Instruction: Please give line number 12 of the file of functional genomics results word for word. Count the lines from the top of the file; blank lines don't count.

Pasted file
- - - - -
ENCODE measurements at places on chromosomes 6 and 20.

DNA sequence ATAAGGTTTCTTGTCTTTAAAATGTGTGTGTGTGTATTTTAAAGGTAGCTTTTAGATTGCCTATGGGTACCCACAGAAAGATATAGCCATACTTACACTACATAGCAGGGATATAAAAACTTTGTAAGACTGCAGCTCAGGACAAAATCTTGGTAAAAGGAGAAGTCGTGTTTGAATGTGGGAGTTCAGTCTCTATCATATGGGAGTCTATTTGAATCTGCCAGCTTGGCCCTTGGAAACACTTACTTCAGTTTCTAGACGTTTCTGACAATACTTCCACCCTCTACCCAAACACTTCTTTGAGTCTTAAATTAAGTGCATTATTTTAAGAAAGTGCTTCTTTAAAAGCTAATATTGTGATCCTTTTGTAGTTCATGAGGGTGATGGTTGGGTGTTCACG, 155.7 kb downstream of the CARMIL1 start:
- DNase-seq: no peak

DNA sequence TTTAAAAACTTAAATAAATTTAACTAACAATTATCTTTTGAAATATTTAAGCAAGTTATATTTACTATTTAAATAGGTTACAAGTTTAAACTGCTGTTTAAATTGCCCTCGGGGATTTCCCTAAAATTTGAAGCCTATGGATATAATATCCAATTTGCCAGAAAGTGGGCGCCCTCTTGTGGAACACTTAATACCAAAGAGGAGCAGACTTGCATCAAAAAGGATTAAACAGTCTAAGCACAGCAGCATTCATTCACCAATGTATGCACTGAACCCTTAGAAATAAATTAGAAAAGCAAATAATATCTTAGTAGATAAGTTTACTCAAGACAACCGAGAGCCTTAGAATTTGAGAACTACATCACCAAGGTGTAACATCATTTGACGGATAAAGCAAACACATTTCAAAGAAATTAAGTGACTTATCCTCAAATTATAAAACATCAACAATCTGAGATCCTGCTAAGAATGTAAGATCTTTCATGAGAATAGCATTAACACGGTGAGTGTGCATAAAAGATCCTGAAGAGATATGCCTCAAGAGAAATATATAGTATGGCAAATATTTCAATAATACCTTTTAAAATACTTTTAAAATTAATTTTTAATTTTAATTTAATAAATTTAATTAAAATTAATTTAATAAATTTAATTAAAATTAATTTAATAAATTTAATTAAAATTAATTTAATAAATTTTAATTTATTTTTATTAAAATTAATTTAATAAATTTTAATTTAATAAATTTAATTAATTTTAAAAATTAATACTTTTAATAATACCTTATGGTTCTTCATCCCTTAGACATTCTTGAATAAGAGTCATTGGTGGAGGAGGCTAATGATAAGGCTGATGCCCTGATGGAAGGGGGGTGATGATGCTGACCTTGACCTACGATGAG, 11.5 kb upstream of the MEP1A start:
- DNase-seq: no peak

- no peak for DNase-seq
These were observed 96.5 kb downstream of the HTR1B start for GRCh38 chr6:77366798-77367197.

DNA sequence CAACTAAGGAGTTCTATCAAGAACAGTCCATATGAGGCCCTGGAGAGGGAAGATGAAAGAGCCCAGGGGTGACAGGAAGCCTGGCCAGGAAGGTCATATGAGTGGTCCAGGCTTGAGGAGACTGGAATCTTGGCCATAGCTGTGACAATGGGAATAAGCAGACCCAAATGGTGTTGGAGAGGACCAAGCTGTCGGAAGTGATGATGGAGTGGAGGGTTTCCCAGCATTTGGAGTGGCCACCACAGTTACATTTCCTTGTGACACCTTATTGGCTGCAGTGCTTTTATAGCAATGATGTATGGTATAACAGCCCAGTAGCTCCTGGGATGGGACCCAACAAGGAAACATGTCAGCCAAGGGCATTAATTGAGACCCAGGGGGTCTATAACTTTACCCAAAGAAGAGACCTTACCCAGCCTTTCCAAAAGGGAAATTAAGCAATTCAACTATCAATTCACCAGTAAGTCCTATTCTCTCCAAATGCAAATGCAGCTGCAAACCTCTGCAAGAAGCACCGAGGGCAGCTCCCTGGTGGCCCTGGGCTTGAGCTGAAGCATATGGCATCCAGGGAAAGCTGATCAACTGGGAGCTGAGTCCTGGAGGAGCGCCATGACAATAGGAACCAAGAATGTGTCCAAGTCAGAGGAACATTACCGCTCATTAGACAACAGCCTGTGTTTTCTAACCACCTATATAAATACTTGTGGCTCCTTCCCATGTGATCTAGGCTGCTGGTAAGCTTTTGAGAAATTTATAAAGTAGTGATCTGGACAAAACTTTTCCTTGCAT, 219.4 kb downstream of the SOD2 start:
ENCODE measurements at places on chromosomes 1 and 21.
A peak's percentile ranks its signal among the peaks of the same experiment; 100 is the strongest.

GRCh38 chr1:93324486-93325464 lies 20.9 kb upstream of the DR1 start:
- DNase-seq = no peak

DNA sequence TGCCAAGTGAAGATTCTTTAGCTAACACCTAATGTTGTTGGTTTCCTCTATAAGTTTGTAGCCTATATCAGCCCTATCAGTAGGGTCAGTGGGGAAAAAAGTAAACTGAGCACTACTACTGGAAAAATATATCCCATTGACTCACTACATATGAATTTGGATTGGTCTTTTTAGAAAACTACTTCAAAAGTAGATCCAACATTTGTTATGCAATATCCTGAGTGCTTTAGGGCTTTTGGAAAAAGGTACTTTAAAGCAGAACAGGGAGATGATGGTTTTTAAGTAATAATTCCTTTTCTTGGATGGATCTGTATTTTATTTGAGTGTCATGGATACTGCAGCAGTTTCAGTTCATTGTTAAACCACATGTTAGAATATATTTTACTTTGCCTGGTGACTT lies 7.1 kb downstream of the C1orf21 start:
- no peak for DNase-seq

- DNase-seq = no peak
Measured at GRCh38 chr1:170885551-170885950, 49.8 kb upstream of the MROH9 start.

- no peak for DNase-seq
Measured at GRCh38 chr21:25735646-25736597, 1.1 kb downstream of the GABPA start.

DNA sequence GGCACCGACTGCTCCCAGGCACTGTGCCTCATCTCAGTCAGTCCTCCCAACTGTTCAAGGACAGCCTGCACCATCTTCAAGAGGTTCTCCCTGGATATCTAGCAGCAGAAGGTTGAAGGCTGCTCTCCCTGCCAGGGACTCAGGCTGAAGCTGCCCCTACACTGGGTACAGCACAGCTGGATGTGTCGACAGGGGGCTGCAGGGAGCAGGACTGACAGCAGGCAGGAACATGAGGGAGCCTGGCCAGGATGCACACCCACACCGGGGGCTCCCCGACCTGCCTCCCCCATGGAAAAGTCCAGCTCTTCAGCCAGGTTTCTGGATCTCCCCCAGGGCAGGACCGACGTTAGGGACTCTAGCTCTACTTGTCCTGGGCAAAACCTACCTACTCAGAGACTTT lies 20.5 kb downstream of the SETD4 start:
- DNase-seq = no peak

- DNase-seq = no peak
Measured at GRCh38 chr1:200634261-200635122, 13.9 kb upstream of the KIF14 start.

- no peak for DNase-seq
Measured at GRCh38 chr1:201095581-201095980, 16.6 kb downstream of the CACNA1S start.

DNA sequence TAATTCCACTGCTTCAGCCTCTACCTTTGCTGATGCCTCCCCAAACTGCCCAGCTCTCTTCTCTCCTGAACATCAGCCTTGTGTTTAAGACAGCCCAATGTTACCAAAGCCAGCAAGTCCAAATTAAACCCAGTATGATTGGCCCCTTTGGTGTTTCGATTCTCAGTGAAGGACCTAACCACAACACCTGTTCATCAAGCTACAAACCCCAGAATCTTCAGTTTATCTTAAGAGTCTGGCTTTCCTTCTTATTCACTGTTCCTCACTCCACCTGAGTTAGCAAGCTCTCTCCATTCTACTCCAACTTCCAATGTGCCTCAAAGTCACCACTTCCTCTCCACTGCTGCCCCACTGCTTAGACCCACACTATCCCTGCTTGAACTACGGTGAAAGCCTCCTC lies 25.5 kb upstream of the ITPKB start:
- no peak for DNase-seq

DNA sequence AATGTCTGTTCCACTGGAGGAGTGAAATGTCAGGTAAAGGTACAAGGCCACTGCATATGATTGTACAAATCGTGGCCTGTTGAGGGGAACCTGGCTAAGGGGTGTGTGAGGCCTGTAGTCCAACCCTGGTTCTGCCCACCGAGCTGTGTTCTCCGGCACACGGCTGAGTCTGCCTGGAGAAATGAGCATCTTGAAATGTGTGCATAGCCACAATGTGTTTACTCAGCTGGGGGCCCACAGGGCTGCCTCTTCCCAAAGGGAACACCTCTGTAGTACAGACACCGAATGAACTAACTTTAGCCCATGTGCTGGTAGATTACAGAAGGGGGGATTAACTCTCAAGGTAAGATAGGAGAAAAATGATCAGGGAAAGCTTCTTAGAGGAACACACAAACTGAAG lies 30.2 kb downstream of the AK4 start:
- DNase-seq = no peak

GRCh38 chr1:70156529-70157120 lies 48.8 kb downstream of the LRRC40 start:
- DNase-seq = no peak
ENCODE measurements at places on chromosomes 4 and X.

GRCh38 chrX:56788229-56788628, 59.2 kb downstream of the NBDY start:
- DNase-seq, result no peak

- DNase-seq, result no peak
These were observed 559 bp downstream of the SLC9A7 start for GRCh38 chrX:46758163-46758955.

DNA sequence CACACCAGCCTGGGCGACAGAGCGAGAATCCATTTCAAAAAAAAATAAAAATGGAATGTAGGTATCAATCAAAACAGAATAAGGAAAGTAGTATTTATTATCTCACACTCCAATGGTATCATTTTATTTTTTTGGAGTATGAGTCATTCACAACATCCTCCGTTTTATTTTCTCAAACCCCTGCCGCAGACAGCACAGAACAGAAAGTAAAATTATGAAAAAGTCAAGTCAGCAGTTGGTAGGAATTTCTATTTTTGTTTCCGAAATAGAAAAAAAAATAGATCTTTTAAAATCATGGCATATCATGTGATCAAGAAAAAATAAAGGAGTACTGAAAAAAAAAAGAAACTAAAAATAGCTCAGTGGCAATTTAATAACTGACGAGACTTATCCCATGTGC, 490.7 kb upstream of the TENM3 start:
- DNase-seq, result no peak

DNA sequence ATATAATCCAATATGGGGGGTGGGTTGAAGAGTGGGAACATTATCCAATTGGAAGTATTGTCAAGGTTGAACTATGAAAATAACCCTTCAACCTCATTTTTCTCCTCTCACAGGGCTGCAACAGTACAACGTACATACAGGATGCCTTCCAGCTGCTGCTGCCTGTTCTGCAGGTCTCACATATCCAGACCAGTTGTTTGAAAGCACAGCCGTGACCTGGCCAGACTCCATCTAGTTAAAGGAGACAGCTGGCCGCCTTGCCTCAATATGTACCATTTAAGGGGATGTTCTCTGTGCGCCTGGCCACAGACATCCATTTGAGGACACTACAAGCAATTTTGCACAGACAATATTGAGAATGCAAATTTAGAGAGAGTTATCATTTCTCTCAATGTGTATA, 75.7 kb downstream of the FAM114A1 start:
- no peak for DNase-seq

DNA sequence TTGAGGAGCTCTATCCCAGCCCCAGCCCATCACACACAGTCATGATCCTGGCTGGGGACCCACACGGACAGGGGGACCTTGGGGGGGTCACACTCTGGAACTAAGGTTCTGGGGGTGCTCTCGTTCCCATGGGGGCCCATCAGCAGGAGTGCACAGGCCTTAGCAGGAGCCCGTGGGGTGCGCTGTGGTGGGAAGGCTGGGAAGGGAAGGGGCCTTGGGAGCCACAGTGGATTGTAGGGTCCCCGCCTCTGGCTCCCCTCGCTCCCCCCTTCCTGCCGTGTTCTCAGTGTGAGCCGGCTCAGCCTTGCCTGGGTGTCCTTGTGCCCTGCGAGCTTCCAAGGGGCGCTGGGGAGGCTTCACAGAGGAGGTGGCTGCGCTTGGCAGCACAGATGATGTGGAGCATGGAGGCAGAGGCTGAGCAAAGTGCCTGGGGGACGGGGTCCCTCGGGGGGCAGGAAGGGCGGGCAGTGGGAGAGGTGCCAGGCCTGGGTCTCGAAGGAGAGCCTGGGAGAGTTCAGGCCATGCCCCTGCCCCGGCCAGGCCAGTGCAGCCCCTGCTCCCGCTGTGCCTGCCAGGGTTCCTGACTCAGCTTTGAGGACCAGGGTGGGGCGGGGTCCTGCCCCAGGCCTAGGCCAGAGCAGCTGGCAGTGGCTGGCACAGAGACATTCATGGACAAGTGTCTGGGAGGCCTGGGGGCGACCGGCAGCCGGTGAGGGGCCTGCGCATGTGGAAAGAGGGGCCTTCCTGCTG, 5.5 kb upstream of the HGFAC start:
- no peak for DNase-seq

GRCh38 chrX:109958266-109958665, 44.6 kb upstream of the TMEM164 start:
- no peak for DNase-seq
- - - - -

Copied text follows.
- DNase-seq = no peak